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This is not a good time to be a civil ruler in Africa. Gabon’s “déjà coup” is the eighth unconstitutional rise to power on the continent in just three years. A coup follows in Niger. Investors are nervously eyeing the resource-rich region. But political volatility does not necessarily lead to economic disruption.
It’s not hard to understand why companies are vigilant. Countries affected by a coup export important goods. Niger is a major uranium exporter. Gabon is the world’s fourth largest producer of manganese, which is used to make batteries. In addition, around 200,000 barrels of oil are produced daily. From a global perspective, that’s not much, but it’s important for the economy.
In addition, the instability is contagious. It emboldens opposition in countries where democratically elected governments have failed. Rwanda and Cameroon announced military reshuffles the day after the coup in Gabon.
In a power struggle, there is always a fear of business disruption. The French manganese mining group Eramet temporarily stopped production on Wednesday. A knee-jerk 16 percent drop in the stock was largely reversed on Thursday. Tullow, which produces 20 percent of its oil in Gabon, also saw a sharp drop.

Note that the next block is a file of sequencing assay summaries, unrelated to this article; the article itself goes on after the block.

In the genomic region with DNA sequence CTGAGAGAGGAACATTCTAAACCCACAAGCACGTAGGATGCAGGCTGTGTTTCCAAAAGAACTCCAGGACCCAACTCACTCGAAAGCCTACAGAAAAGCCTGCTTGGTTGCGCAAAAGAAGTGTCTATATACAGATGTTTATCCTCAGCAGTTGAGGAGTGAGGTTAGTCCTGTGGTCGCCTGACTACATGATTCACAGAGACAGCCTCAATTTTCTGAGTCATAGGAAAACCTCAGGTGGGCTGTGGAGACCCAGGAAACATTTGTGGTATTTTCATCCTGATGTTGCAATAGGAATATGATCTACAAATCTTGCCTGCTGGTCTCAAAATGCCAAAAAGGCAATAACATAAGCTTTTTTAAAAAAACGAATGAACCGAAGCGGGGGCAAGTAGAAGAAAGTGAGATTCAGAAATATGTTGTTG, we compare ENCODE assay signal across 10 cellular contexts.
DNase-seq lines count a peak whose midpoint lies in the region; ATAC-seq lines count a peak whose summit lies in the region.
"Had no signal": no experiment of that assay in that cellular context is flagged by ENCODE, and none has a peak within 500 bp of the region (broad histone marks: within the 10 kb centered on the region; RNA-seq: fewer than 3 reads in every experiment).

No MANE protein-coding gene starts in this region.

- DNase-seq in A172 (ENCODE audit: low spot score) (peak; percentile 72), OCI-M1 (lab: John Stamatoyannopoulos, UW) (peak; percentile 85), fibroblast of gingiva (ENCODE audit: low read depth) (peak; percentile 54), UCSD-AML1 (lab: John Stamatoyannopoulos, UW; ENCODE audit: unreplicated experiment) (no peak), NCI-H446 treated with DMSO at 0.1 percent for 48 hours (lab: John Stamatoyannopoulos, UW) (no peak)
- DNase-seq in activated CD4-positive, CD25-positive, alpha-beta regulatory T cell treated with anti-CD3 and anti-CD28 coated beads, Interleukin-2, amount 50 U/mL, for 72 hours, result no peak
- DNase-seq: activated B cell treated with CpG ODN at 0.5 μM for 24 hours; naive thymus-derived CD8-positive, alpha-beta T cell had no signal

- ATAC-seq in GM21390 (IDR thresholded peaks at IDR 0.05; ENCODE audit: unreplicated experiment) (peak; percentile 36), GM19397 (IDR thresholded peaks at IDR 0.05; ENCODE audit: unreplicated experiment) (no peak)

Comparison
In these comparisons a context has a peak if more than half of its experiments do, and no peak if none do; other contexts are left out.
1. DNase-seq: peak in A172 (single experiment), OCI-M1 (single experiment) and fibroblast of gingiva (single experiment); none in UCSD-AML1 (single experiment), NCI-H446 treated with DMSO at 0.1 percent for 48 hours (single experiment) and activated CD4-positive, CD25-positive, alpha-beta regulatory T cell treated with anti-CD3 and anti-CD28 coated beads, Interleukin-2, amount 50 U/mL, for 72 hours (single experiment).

Larger production losses are unlikely, however. Gabon’s economy is heavily dependent on natural resources. Oil alone accounted for about 40 percent of GDP in 2020. The newly installed military junta will want it to stay that way. The precedent is encouraging. Gold production in Mali increased by 4 percent last year.
Investors may worry that companies navigating choppy waters are sailing close to the wind. Glencore was sued Thursday over corruption scandals. The allegations are reminiscent of possible pitfalls.
But while the erosion of the democratic process in Africa is worrying, unelected governments are largely replacing underperforming rulers. These either failed to maintain security, seized much of their countries’ wealth, or clung to power with a tenuous claim to legitimacy. The palace’s revolving doors are unlikely to make any lasting waves.
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Source : www.ft.com